Both parent and teacher organizations tried to object to the new laws to no avail. The government was steadfast and needless to say, the students themselves were not happy. So, the students took matters into their own hands. So much so that at the meeting 3 days before the march, the organizers made a pact that parents should not be involved, nor even be told about the planned protest. The student leaders were anxious that if parents found out, they would be worried for their children’s safety and try to stop the march from going ahead.

The Soweto Students Action Committee organized the high school students to march to the Orlando Stadium to protest against the government’s new language policy on June 16th, 1976. This was a well-organized protest orchestrated by 3 schools. Their plan was to march from their schools, collecting other students – who may not know about the protest – along the way, meet at the town hall, and then continue to the stadium. I think it's important to remember that they were children.

One of the student leaders of the march was aware of the imminent danger posed by the police to their peaceful protest. At 9 am, he was reported to have jumped onto a tractor to appeal to the students. He said, “Brothers and Sisters, I appeal to you - keep calm and cool. We have just received a report that the police are coming. Don't taunt them, don't do anything to them. Be cool and calm. We are not fighting.” This sentiment is echoed in many of the placards that the students made. They read, “Don’t shoot, we are not fighting.”

But unfortunately, the police did shoot. And sadly, many of the people who died from gunshot wounds that day were shot in the back. They were shot not as they were running towards the police, but shot unarmed as they were running away.

If you look up the Soweto Uprising on Google, you will inevitably see the image of a young man in overalls carrying the dead body of a young schoolboy, with a distressed young woman running beside him. That is the incredibly significant image portraying the death of a young 13-year-old boy, Hector Pieterson, a moment that was a turning point in the Soweto Uprising and a photo that galvanized the international community against the apartheid regime.

When you read the police reports of the day, they are a deliberate attempt to portray the students as unruly and undisciplined, using phrases such as “attacking cars and stoning police.” Additionally, the reports make the police out to be vulnerable victims who were in need of guns and reinforcement. One officer also claims that he issued warnings to the children. This is in direct contrast to eyewitness accounts of the protests.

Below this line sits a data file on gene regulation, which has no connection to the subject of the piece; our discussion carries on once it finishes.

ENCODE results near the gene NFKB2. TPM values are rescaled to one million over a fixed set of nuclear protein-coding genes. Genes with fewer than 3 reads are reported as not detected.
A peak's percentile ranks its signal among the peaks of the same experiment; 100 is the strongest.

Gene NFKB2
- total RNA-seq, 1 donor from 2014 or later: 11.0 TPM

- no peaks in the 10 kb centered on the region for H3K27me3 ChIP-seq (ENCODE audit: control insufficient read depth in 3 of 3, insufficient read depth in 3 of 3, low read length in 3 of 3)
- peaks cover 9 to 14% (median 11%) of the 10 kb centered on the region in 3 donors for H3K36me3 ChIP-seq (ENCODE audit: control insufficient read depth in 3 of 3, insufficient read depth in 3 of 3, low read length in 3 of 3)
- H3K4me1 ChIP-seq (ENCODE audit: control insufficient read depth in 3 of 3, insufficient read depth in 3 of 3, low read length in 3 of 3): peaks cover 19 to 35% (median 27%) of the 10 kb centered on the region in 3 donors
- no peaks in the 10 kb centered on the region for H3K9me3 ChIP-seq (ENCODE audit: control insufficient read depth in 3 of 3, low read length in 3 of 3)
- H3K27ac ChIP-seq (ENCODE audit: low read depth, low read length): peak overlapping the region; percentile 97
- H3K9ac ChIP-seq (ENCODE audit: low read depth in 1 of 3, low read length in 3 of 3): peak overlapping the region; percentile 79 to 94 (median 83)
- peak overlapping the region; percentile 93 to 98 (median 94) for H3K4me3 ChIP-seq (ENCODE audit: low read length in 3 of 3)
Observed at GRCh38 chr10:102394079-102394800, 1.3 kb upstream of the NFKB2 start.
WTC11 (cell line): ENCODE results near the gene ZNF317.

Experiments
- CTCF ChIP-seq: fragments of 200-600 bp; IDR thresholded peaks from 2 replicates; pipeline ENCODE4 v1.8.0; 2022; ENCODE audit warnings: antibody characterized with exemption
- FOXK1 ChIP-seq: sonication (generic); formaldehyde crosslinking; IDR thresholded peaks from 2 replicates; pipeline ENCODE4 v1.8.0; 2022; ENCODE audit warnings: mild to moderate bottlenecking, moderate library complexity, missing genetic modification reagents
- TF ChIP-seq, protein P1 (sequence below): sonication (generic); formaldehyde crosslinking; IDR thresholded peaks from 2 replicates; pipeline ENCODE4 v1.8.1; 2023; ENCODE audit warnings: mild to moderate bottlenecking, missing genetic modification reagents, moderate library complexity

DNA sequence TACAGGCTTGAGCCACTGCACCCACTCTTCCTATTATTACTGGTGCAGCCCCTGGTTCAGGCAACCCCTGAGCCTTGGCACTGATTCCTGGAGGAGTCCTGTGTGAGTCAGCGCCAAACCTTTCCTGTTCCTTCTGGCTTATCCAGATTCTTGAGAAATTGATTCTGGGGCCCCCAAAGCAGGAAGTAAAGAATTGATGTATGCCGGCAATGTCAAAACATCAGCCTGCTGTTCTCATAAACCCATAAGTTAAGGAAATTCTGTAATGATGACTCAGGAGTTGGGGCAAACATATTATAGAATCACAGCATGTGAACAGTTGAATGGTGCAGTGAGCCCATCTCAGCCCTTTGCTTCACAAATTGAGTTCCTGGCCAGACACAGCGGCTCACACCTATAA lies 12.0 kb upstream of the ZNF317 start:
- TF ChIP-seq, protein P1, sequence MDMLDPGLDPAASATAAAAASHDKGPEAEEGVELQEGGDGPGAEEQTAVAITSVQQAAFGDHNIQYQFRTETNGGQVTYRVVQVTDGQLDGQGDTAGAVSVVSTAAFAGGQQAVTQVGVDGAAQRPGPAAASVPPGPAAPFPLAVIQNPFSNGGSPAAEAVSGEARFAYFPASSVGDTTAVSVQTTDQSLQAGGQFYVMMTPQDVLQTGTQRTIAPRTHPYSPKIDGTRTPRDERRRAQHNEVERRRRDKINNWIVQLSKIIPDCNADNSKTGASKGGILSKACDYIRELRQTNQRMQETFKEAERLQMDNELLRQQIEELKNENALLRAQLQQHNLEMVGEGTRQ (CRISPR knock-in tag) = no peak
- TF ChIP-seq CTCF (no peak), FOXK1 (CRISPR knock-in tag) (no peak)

A journalist wrote the next day, “I did not hear the police give any order to disperse before they threw teargas canisters into the crowd of singing students.” Another journalist writes that the students were “in a jubilant mood” and “at no time did I hear a warning being sounded to the students to disperse.” She continues that “some of them picked up little pebbles and threw them towards the police... I did not think that they were going to shoot at those young children, but they did.”

One student explained that it was the first time they had encountered tear gas. Some of the canisters hit the students, and this created pandemonium. In retaliation, the students began throwing anything they could to try and get the police out of the area.

An eyewitness who lived on the street where the police opened fire made the following statement: “Whoever said the children had anything like stones... It’s not so, it’s a lie. The police just opened fire, and the little boy fell here... Between my house and here.”

The death of the 13-year-old Hector Pieterson spread like wildfire among the protesters, and the students became scared, panicked, and, of course, angry. What started out as a peaceful protest against being taught in Afrikaans now turned into an uprising against the oppressive system of apartheid that lasted for 3 days. Witnessing the police shoot young children bolstered the support for the struggle for freedom against the violent and oppressive apartheid system.

During the Soweto Uprising, the original official death toll was 174 black people and 2 white people, with 1222 wounded, many of whom were shot from behind. However, the 1980 Cillie Commission of Inquiry states that 575 people died as a consequence of the uprising.

In the aftermath of the uprising, there were school closures, an increased police presence, and mass arrests of anyone suspected of being involved as a leader of the protest. But instead of quelling the opposition to apartheid, the Soweto Uprising emboldened people to fight against the oppression.

The 16th of July is still important. In 1994, after apartheid was officially ended, the 16th of July became the national holiday of Youth Day to honour the young people who fought for education, empowerment, and freedom.


Now I would like to play you a song inspired by the anti-apartheid movement Rise Up. 

This Kelly Chase, on the Case.